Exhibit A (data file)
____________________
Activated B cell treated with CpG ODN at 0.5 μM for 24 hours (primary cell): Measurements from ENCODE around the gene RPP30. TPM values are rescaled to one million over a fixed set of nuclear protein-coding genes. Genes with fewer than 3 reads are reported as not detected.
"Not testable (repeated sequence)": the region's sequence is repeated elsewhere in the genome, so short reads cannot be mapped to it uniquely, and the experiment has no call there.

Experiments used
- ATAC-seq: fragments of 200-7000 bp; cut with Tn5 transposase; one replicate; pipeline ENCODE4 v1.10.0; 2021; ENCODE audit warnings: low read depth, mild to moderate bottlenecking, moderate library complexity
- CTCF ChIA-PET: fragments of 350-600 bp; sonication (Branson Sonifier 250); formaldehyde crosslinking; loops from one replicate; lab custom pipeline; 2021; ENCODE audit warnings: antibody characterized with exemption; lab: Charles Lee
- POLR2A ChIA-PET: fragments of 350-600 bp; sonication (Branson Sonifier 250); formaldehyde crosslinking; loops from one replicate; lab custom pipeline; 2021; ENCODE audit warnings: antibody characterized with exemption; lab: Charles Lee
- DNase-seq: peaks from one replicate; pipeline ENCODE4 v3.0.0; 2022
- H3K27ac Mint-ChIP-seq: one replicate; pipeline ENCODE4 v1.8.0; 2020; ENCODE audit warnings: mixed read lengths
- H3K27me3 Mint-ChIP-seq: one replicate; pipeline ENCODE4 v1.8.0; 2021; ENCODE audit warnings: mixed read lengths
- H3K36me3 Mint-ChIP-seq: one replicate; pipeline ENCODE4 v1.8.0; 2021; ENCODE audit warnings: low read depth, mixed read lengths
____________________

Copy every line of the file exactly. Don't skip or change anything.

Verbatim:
Activated B cell treated with CpG ODN at 0.5 μM for 24 hours (primary cell): Measurements from ENCODE around the gene RPP30. TPM values are rescaled to one million over a fixed set of nuclear protein-coding genes. Genes with fewer than 3 reads are reported as not detected.
"Not testable (repeated sequence)": the region's sequence is repeated elsewhere in the genome, so short reads cannot be mapped to it uniquely, and the experiment has no call there.

Experiments used
- ATAC-seq: fragments of 200-7000 bp; cut with Tn5 transposase; one replicate; pipeline ENCODE4 v1.10.0; 2021; ENCODE audit warnings: low read depth, mild to moderate bottlenecking, moderate library complexity
- CTCF ChIA-PET: fragments of 350-600 bp; sonication (Branson Sonifier 250); formaldehyde crosslinking; loops from one replicate; lab custom pipeline; 2021; ENCODE audit warnings: antibody characterized with exemption; lab: Charles Lee
- POLR2A ChIA-PET: fragments of 350-600 bp; sonication (Branson Sonifier 250); formaldehyde crosslinking; loops from one replicate; lab custom pipeline; 2021; ENCODE audit warnings: antibody characterized with exemption; lab: Charles Lee
- DNase-seq: peaks from one replicate; pipeline ENCODE4 v3.0.0; 2022
- H3K27ac Mint-ChIP-seq: one replicate; pipeline ENCODE4 v1.8.0; 2020; ENCODE audit warnings: mixed read lengths
- H3K27me3 Mint-ChIP-seq: one replicate; pipeline ENCODE4 v1.8.0; 2021; ENCODE audit warnings: mixed read lengths
- H3K36me3 Mint-ChIP-seq: one replicate; pipeline ENCODE4 v1.8.0; 2021; ENCODE audit warnings: low read depth, mixed read lengths